Ryde Social Heritage Group research the social history of the citizens of Ryde, Isle of Wight. Documenting their lives, businesses and burial transcriptions.
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Sea Forts at Spithead

Spit Fort Painting by Wylie

The Graphic detailed the Sea Forts that were under construction in the Solent,  and expressed their concerns in the publication of 17 February 1872, part of it below:

“In 1859 a Royal Commission was appointed to inquire into the state of our national defences. Special attention was directed to the unprotected condition of the naval arsenals, and among other places it was determined to defend Portsmouth against an attaching fleet. The Commissioners recommended the construction of powerful casemated sea forts at Spithead, and the most important of these works are now rapidly approaching completion.

Fort photo 2007

The object of these defensive works is of a very comprehensive character, comprising not only the protection of Portsmouth harbour and dockyard, but also of the extensive anchorage of Spithead. One of the forts will rise out of the water about 2,000 yards from Ryde Sands, being erected on the shoal called No Man’s Lane, while its consort will be erected on the Horse Sand Shoal, about 3,500 yards from Southsea. The Spit Fort is situated at the extremity of the Spitbank Sand, while the St Helen’s Fort is located off St Helen’s, near the eastern end of the Isle of Wight. Moreover, the system of defence is supplemented by land batteries at Southsea, Gilkicker, the Needles and Hurst Castle.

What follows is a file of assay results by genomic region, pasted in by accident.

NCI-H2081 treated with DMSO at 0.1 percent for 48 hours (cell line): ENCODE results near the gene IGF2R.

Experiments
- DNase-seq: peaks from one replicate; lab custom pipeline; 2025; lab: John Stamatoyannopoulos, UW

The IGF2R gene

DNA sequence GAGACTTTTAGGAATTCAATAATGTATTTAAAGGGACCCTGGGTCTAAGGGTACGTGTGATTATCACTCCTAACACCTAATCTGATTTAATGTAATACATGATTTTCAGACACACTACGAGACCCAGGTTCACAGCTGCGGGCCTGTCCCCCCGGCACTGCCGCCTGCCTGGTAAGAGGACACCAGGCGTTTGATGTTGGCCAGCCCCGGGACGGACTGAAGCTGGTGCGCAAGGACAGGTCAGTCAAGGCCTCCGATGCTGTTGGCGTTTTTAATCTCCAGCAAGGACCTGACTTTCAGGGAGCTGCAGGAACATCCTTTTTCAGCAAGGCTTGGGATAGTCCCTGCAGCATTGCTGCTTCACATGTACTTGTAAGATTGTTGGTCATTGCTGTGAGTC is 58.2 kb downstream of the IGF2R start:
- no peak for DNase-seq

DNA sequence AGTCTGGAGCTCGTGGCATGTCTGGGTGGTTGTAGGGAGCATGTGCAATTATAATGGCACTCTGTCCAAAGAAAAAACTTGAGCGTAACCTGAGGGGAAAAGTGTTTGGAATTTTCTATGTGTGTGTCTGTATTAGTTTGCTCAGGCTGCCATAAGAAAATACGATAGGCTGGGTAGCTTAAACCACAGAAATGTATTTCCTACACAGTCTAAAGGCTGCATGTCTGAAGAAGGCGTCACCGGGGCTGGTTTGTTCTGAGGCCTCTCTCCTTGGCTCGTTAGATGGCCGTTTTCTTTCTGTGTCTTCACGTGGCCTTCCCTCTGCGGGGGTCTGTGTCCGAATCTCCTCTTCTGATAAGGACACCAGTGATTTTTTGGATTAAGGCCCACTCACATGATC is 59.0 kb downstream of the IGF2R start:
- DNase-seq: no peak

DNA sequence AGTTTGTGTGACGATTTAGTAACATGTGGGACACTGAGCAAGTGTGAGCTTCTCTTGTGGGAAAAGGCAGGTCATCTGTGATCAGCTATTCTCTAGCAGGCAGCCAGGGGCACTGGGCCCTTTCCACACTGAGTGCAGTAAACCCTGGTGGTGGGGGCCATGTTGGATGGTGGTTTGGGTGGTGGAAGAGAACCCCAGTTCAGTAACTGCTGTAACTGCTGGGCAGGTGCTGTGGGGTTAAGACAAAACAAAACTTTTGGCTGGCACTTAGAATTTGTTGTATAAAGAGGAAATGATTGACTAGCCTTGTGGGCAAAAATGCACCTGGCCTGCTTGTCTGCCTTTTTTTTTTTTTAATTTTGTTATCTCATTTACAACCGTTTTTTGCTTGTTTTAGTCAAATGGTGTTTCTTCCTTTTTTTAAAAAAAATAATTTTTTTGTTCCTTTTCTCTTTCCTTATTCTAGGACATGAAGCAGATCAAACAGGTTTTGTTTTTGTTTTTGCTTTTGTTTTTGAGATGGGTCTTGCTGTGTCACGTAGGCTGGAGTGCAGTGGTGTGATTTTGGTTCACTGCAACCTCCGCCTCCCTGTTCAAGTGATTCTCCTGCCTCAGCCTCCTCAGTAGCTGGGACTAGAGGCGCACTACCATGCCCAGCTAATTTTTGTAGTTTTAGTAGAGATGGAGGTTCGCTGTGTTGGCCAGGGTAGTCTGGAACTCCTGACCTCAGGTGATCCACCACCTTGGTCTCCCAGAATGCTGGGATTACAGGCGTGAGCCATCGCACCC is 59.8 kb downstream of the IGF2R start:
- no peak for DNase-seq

One of these sea forts is quite complete. It covers a circle, the diameter of which is 200 feet. The foundation prepared for it rises out of the sea to about 16ft. above high water mark. From this platform the iron wall of the fort will ascent to a uniform height of 26ft., and above this there will be a bomb-proof roof. When all is done the vertical wall or side wall will present a blank face all round, varied by no feature save the noses of guns. Fifteen inches of armour, and ten inches of Portland cement concrete, form the wall of each fort. In addition to the armour, which is strengthened by an extra two inches opposite each gun, the structure has a framework of the most massive and powerful character, the skeleton alone weighing 2,400 tons. The armament is to consist of twenty-four 60 pounders, and twenty-five 400 pounders, with a further addition of five two-gun turrets on the top of the forts. All this sounds very strong, yet, in the opinion of the Standard, a few such guns as the Woolwich Infant, hammering at the Spithead forts within a moderate distance, would doubtless place the security of those structures at considerable peril. The same journal observes also that an enemy might choose to direct his projectiles against the granite foundation, which rises 16ft above high-water mark rather an against its iron structure, and that as soon as a chasm had been made in the top tiers of masonry, the ponderous rampart of iron would begin to settle down, the well-knit girders serving to pull other portions into the same gulf.

Let us hope that these predictions may never even have a chance of being fulfilled. The cost of the fabric alone of the two principal forts is about £900,000, exclusive of the armament.”

In July 1963, in response to an approach by the Island branch of the National Trust concerning the possible acquisition of St. Helens Fort, the War Office stated that all the Solent forts will probably be offered for sale early in the autumn in accordance with the disposal of surplus property, in order that interested parties may have an opportunity to bid.

I have not altered any spelling variations that may be in the above text, preferring to leave it as the Graphic of 1872 printed it in their publication.

Source: The Graphic and RSHG Archive
Images: RSHG Archive 2007 & Painting by Wylie
Article: Ann Barrett